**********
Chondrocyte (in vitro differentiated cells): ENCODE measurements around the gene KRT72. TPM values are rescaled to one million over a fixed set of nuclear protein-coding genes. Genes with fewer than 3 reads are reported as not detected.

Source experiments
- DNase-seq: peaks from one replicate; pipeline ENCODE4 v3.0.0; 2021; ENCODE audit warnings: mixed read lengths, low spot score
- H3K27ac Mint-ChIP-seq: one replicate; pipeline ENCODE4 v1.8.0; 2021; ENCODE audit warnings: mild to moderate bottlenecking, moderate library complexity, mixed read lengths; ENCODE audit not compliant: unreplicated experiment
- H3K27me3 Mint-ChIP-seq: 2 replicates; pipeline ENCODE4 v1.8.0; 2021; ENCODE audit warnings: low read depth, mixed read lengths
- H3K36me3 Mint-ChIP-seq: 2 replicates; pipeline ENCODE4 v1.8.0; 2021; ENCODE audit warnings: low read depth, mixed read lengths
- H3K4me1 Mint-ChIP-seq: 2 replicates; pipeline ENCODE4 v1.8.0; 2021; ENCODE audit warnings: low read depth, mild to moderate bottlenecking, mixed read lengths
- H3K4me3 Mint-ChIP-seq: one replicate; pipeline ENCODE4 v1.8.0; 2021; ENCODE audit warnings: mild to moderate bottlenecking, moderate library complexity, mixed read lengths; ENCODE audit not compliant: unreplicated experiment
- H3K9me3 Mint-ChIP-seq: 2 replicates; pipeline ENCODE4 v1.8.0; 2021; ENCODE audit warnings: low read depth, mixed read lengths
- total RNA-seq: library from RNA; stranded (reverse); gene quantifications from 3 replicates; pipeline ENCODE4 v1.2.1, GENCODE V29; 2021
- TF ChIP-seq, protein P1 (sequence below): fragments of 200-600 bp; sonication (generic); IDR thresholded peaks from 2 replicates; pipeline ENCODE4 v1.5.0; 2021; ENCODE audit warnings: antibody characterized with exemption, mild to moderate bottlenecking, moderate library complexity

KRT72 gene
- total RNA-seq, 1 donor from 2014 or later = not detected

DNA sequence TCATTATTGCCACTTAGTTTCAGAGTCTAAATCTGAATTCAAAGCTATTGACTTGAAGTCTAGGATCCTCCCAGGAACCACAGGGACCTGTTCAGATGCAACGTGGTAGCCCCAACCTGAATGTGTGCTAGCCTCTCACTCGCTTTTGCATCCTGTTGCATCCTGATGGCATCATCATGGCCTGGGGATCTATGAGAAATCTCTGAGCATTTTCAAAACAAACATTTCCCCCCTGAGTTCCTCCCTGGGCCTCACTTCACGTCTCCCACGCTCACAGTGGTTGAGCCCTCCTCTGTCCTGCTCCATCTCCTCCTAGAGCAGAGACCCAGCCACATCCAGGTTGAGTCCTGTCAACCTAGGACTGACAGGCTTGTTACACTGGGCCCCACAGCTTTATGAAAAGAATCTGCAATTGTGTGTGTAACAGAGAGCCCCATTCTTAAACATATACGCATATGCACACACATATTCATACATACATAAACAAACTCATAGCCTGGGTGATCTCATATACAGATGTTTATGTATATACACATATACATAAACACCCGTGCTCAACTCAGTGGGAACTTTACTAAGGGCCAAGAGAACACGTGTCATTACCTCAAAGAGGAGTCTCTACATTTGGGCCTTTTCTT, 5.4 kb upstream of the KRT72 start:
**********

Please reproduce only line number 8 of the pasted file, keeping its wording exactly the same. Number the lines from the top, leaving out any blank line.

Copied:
- H3K4me3 Mint-ChIP-seq: one replicate; pipeline ENCODE4 v1.8.0; 2021; ENCODE audit warnings: mild to moderate bottlenecking, moderate library complexity, mixed read lengths; ENCODE audit not compliant: unreplicated experiment